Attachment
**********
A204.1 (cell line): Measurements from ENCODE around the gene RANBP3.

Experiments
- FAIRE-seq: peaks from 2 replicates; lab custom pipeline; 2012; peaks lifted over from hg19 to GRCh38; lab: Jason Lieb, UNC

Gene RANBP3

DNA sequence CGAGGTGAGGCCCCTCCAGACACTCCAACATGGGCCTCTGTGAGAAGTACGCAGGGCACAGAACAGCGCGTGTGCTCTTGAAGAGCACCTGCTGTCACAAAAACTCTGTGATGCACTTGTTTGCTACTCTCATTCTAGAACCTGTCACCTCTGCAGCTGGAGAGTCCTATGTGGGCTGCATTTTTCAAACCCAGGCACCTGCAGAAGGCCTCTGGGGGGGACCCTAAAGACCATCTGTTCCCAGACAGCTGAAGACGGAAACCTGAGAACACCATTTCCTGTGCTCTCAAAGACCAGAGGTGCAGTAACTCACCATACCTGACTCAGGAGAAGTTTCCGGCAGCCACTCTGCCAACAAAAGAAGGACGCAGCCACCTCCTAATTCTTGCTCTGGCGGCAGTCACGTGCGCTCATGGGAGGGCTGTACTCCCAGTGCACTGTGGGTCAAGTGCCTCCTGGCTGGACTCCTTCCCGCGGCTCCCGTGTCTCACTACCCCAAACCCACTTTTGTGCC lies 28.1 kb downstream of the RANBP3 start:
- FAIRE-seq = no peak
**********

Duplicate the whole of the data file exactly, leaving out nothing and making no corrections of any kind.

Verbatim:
A204.1 (cell line): Measurements from ENCODE around the gene RANBP3.

Experiments
- FAIRE-seq: peaks from 2 replicates; lab custom pipeline; 2012; peaks lifted over from hg19 to GRCh38; lab: Jason Lieb, UNC

Gene RANBP3

DNA sequence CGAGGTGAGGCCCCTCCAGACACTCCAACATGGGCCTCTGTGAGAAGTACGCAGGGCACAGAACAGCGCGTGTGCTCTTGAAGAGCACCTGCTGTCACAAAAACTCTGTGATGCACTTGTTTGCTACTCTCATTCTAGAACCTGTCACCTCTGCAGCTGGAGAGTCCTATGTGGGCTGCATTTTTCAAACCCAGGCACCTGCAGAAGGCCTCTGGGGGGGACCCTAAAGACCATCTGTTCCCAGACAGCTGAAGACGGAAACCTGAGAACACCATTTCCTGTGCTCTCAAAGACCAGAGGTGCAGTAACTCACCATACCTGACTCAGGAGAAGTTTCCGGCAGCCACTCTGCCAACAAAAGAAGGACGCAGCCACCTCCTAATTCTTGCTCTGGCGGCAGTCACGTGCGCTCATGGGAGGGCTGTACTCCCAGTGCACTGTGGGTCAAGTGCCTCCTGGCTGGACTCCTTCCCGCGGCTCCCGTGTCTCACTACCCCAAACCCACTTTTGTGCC lies 28.1 kb downstream of the RANBP3 start:
- FAIRE-seq = no peak